From here, we turn towards the home fires. Probably taking I-90 through Wall Drug.
lydamorehouse: (ichigo hot)
 Originally, we'd planned to spend three days here in South Dakota, using Rapid City as our "home base." We decided today to cut it short. Our family is just plain tired of the road.  There's a ton to see here, but today proved that we're pretty close to saturated with "scenery."  Tomorrow will be our last full day here, then we will do the huge drive home.

This morning we let ourselves sleep in. With the time zone difference (we're in Mountain Time)  that really only meant until about 7:30 or so. Then, after fueling up on the hotel breakfast, we headed down 79 for Hot Springs and the Mammoth Site.  79 is not the most scenic, but Shawn snapped a picture.  You can't tell from this picture, but it really looked like it was going to rain on us.  A huge dark cloud loomed in the west.  

South Dakota hills

However, when we got to the Mammoth Site, we had a great time.  The site itself is interesting because it's a working paleontology dig.  When we were there, in fact, we saw people excavating.  At first, we thought it was going to be a bust because we had to buy a ticket for a tour that didn't start right away and they told us to "enjoy the gift shop." By the time the tour started, Mason was muttering about capitalism.  But, we had an amazing tour guide. He could not have been more than 12? Maybe 13?  He looked younger than Mason, but he did a phenomenal job. He was incredibly knowledgable.  

Plus, we got to see mammoth bones!

mammoth skull with tusks

I learned that there are actually mammoths other than woolly mammoths.  Apparently, the majority of those found at this site are of a kind known as Columbian mammoths.  Also, we aren't supposed to call these fossils because they have not turned to stone.  They're actually just dried bone.

There were also a ton of other animals that were discovered in this sinkhole, including another extinct mega-fauna, the short-faced bear.

short-faced bear skeleton

I have to admit that since Mason was very much focused on the Cambrian Period, I never learned that much about the age of mammals. I didn't know that llama used to roam here, as well as some kind of now extinct camel, something called a camelop. That's pretty cool stuff.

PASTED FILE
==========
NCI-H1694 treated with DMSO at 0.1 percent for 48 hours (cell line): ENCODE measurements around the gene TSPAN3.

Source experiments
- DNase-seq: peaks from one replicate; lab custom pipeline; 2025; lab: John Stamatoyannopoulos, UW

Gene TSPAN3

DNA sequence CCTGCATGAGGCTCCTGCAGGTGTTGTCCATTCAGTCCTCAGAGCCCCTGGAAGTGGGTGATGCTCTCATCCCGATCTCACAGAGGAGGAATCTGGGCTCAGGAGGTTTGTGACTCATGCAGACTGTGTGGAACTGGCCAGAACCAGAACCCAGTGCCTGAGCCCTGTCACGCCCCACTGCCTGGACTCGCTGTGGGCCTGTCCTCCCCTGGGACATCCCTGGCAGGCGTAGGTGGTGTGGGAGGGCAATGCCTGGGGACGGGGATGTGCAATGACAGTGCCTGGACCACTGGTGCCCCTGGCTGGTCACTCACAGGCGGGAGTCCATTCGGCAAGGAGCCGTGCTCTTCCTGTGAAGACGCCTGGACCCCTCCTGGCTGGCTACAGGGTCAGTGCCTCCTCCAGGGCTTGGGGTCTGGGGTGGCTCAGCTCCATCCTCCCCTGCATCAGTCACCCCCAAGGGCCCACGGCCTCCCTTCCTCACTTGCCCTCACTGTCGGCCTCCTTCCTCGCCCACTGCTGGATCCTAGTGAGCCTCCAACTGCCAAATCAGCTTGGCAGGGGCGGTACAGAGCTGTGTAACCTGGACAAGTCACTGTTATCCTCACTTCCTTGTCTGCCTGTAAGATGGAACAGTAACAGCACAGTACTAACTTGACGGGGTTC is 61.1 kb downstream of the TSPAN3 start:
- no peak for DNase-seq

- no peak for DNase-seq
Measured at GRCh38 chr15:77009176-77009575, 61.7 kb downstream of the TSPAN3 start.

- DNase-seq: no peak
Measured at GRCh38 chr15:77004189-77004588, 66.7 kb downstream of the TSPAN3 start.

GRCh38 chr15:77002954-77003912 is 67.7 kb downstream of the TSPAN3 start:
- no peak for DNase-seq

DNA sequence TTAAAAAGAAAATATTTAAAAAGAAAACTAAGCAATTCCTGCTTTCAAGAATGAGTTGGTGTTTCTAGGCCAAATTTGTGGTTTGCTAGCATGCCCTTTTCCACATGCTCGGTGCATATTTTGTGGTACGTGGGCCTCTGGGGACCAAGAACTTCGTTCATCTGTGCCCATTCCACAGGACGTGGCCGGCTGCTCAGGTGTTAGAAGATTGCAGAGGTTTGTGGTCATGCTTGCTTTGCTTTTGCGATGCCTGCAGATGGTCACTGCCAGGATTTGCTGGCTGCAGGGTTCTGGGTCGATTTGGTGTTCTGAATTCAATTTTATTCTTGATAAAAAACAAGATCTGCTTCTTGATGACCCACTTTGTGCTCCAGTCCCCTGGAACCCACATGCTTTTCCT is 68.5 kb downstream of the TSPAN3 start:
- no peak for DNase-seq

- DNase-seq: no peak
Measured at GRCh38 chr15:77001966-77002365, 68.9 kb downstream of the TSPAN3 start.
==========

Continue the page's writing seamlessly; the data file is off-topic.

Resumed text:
We left the museum pretty enthused for the rest of our day.  I have to say, too, though we didn't get any pictures of it, Hot Springs seemed like a  neat town. I sort of regret not exploring it a bit more. There was a Pioneer Museum that we could have checked out, and a very cute downtown made mostly out of red sandstone.

Instead we drove up 385 toward Wind Cave National Park.  We didn't have any intention of actually going into Wind Cave.  What I wanted from the park was prairie dogs!  I love prairie dogs.  If I had a fursona, I think it would be a prairie dog. I mean, look at them. They fat, sort of cute, a bit territorial, social, and enthusiastic.

prairie dog town!

I literally could have spent the rest of the day watching the prairie dogs popping around, zipping from hole to hole, and chirping at things that annoy them.

SO ADORABLE.

As we were cruising through the park at low-speed and my family was getting really tired of me happily chirping, "Oh! More prairie dogs! Let's stop!!" we spotted a group of pronghorns on the side of the road.  Perhaps you already know this, but I was able to wow my family by telling the that the "antelope" of the song, "Home on the Range" with the line "where the deer and the antelope play" is actually referring to the pronghorn.

pronghorns, America's antelope

I really did not expect to see pronghorns in the wild on this trip.  Just as I did not expect bears.  We also saw what we figure was a marmot sitting on a fence post in Wyoming. 

From this park, we'd hoped to cross over into Pringle and head up towards Custer, but... we were caught in a time loop and could not escape the buffalo.  Seriously, we must have circled the interpretive center three times trying to find our way out.  However, we did see this lovely buffalo a lot:

buffalo in wind cave national park

Thanks to the compass that is built into our car and a very helpful park ranger in the interpretative center we managed to escape the gravity well of Wind Cave.

Custer, of course, is a tourist trap of a town.  We got out there, though, because we were all getting really kind of hangry and I needed to pee. Shawn was really, really, REALLY done with crowds, though, so finding a place to eat that wasn't wall-to-wall tourists was hard.  We managed to find a sit-down place that had decent food and we were all in a much better mood after chatting with our server, Joseph, who was from Tennessee originally and sort of found himself stuck in Custer, having been brought here as an army brat.